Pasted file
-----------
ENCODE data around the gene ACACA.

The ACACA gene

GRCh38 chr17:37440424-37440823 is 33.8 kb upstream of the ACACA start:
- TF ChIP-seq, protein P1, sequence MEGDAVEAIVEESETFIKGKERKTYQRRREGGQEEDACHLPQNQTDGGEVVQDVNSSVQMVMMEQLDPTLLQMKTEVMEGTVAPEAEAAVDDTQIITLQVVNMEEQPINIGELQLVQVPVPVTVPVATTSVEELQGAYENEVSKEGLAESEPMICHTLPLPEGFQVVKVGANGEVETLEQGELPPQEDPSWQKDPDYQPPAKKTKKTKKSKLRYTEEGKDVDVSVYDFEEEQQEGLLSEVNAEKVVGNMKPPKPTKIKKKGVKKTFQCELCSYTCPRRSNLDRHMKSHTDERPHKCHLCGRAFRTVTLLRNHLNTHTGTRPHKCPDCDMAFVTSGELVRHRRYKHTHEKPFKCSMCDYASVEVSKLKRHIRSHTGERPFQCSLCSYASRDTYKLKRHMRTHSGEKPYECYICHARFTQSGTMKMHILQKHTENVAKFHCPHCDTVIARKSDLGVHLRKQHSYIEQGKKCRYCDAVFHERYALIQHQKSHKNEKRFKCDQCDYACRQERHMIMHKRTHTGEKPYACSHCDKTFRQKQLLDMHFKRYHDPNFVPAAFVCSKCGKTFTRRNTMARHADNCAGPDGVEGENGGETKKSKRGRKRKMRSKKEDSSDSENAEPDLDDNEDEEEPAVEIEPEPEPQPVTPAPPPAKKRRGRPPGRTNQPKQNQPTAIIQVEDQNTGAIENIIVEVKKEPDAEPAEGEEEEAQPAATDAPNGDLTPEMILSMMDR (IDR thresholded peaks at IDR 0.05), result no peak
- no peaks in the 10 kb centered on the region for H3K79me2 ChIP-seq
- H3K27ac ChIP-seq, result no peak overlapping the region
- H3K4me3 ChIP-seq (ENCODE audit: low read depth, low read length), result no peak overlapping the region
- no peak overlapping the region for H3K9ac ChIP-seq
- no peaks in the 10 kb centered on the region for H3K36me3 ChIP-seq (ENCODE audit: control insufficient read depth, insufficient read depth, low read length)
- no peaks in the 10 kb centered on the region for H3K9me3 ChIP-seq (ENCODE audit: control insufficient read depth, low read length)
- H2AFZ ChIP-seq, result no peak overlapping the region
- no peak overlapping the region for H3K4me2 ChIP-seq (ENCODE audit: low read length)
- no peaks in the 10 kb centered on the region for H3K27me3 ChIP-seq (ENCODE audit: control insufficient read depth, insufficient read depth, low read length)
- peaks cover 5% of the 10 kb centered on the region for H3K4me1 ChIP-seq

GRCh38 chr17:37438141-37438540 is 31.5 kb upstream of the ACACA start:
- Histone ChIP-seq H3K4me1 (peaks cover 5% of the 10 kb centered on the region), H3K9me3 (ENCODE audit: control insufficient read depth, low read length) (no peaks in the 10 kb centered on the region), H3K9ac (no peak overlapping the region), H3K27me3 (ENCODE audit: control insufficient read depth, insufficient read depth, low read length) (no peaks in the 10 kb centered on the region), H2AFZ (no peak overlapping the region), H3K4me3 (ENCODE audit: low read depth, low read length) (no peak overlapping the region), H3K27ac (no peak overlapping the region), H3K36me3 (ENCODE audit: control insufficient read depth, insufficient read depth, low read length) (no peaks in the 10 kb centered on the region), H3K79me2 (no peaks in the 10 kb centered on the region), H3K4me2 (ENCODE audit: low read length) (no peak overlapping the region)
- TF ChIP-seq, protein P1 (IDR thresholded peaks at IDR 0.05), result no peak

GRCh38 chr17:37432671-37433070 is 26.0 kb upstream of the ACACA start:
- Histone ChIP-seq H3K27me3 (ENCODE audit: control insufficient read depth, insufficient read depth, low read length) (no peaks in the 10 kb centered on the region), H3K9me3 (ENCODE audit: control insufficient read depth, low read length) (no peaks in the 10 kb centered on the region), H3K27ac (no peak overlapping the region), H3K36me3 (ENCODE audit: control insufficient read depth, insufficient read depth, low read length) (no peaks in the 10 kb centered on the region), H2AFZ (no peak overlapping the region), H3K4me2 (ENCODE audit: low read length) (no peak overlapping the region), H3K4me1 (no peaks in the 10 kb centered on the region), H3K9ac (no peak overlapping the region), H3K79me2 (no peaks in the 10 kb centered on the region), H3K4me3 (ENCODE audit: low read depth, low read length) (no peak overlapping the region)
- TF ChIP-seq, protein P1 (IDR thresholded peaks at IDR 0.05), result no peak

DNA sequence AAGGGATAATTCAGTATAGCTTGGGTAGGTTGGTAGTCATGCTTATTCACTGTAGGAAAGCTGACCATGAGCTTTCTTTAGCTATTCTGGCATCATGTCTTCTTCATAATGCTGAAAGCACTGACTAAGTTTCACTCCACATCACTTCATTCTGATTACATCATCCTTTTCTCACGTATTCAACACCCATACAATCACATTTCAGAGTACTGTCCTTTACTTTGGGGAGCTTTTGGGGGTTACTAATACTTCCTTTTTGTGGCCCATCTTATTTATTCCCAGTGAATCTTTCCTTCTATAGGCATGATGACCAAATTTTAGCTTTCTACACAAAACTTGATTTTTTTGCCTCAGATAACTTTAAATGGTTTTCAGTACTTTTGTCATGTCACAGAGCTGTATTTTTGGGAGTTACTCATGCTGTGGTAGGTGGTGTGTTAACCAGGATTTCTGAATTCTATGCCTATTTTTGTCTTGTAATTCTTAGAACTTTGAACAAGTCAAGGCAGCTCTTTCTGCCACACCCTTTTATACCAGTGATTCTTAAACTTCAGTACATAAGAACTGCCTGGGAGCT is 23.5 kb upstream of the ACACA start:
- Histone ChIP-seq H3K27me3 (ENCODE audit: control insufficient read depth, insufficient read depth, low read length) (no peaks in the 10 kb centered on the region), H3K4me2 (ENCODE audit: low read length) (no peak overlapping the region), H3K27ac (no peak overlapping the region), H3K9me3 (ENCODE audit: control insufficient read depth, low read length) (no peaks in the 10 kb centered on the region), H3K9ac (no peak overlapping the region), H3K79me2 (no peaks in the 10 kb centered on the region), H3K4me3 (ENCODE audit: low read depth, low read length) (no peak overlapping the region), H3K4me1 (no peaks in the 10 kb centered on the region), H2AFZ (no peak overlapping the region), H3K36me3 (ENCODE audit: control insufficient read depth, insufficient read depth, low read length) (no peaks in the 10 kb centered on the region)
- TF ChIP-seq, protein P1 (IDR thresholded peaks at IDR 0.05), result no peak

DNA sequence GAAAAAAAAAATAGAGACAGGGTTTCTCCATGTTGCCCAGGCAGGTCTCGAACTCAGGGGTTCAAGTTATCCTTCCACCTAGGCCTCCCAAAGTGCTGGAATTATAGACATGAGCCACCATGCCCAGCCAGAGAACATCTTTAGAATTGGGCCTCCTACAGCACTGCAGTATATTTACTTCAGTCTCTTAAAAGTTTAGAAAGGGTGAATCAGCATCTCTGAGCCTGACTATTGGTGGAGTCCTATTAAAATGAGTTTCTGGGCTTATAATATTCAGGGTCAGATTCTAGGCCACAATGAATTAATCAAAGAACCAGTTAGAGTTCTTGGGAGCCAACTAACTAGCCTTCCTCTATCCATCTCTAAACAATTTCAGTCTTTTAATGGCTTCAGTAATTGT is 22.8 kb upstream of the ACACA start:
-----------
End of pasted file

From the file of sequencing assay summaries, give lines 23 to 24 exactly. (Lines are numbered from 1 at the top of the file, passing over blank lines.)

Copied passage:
- TF ChIP-seq, protein P1 (IDR thresholded peaks at IDR 0.05), result no peak

DNA sequence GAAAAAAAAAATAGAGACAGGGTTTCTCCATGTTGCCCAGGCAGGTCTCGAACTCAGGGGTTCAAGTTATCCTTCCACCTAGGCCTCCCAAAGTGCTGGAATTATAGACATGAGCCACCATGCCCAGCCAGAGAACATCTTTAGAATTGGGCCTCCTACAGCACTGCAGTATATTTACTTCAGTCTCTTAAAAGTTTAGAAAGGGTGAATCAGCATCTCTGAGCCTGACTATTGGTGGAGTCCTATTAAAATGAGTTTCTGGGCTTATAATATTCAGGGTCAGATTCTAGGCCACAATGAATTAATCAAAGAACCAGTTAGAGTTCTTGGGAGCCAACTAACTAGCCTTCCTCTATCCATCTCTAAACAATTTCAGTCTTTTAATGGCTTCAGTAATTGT is 22.8 kb upstream of the ACACA start: